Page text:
While highly ambitious and not at all representative of the many diverse environmental and social movements attempting to meet climate targets and improve general wellbeing, such initiatives build on a wider ethos of reciprocity and entanglement between humans, nonhumans and the ecosystems they each inhabit. Instead of economic growth, they focus on developing autonomy, resilience and a sense of belonging within overarching environmental aims, shifting the definition of sustainable development from an economic problem to a holistic framework of improved wellbeing for all. This ethos of interdependence and wellbeing presents an opportunity to define sustainable development according to social metrics while challenging notions of growth as progress.


 

References

‘About Timebanking’, Timebank Auckland, <https://timebankauckland.nz/about-timebanking/> [accessed 10 December 2023]

Boarini, Romina, Åsa Johansson and Marco Mira d’Ercole, ‘Alternative Measures of Well-being’, Statistics Brief, OECD, 11 (2006), <https://www-oecd-org.ezp.lib.cam.ac.uk/els/soc/36967254.pdf> [accessed 10 December 2023]

Dalziel, Paul, Caroline Saunders and Joe Saunders, Wellbeing Economics: The Capabilities Approach to Prosperity (Palgrave Macmillan, 2018), eBook, < https://doi.org/10.1007/978-3-319-93194-4> [accessed 10 December 2023]

Fankhauser, Sam and Nicholas Stern, ‘Climate Change, Development, Poverty, and Economics’, in The State of Economics, the State of the World, ed. by Kaushik Basu, David Rosenblatt, Claudia Sepúlveda (2020), pp. 295-320

Kimmerer, Robin W., Braiding Sweetgrass (London: Penguin, 2013)

Levantesi, Stella, ‘Jason Hickel on the Cult of Degrowth’, Il Manifesto, 20 April 2021, <https://global.ilmanifesto.it/jason-hickel-on-the-cult-of-growth/> [accessed 10 December 2023]

Pigou, Arthur Cecil, The Economics of Welfare (London: Macmillan, 1920)

Raworth, Kate, Doughnut Economics: Seven Ways to Think Like a 21st-Century Economist (London: Random House Business Books, 2017)

Robinson, Kim Stanley, The Ministry for the Future (London: Orbit, 2020)

Scotland’s Climate Assembly, ‘Full Report’, National Records of Scotland, 23 June 2021, <https://webarchive.nrscotland.gov.uk/20220321133037/https://www.climateassembly.scot/full-report> [accessed 10 December 2023]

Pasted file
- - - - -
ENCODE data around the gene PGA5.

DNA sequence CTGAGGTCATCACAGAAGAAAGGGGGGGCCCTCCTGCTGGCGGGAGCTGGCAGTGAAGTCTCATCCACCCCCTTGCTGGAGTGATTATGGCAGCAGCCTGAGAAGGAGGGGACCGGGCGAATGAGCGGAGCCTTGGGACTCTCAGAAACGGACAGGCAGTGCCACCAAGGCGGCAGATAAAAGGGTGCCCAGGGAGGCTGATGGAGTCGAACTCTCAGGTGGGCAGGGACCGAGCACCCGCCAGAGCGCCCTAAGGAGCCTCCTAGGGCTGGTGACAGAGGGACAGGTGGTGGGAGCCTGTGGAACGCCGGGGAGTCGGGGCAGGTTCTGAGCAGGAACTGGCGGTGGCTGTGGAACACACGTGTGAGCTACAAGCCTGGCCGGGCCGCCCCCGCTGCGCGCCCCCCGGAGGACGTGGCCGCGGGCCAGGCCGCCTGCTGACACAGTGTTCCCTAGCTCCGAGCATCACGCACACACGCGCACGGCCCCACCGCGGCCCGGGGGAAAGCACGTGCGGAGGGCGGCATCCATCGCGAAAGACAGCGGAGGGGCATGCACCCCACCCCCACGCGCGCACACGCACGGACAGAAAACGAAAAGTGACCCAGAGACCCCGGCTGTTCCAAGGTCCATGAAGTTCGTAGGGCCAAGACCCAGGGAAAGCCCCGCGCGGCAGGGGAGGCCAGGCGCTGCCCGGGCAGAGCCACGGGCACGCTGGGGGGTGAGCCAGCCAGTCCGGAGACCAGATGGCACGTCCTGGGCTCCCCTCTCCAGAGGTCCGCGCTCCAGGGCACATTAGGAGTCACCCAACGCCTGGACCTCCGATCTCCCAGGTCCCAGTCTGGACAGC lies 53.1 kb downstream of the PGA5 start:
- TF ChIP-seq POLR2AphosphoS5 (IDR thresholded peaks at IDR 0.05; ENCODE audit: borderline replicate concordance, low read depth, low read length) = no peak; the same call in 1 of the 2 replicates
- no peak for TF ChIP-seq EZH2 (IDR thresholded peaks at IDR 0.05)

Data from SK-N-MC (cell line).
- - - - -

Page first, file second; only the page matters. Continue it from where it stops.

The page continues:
Transition Network, <https://transitionnetwork.org/about-the-movement/who-is-involved/> [accessed 10 December 2023]


[1] Doughnut Economics: Seven Ways to Think Like a 21st-Century Economist (London: Random House Business Books, 2017), p. 16.

[2] Romina Boarini, Åsa Johansson and Marco Mira d’Ercole, ‘Alternative Measures of Well-being’, Statistics Brief, OECD, 11 (2006), p. 1, <https://www-oecd-org.ezp.lib.cam.ac.uk/els/soc/36967254.pdf> [accessed 10 December 2023].

[3] Ibid, p. 1.

[4] Ibid, p. 5.

[5] Paul Dalziel, Caroline Saunders and Joe Saunders, Wellbeing Economics: The Capabilities Approach to Prosperity (Palgrave Macmillan, 2018), p. 8.

[6] The Economics of Welfare (London: Macmillan, 1920), as cited in Fankhauser, p. 299.

[7] ‘Climate Change, Development, Poverty, and Economics’, in The State of Economics, the State of the World, ed. by Kaushik Basu, David Rosenblatt, Claudia Sepúlveda (2020), pp. 295-320 (p. 309).

[8] The Ministry for the Future (London: Orbit, 2020).

[9] Braiding Sweetgrass, (London: Penguin, 2013). 

[10] Stella Levantesi, ‘Jason Hickel on the Cult of Degrowth’, Il Manifesto, 20 April 2021, <https://global.ilmanifesto.it/jason-hickel-on-the-cult-of-growth/> [accessed 10 December 2023].

[11] Ibid.

[12] Scotland’s Climate Assembly, ‘Full Report’, National Records of Scotland, 23 June 2021, <https://webarchive.nrscotland.gov.uk/20220321133037/https://www.climateassembly.scot/full-report> [accessed 10 December 2023].

[13] Transition Network, ‘Who is Involved?’ (2023), <https://transitionnetwork.org/about-the-movement/who-is-involved/> [accessed 10 December 2023].

[14] Ibid, ‘What is Transition?’.

[15]‘About Timebanking’, Timebank Auckland, <https://timebankauckland.nz/about-timebanking/> [accessed 10 December 2023].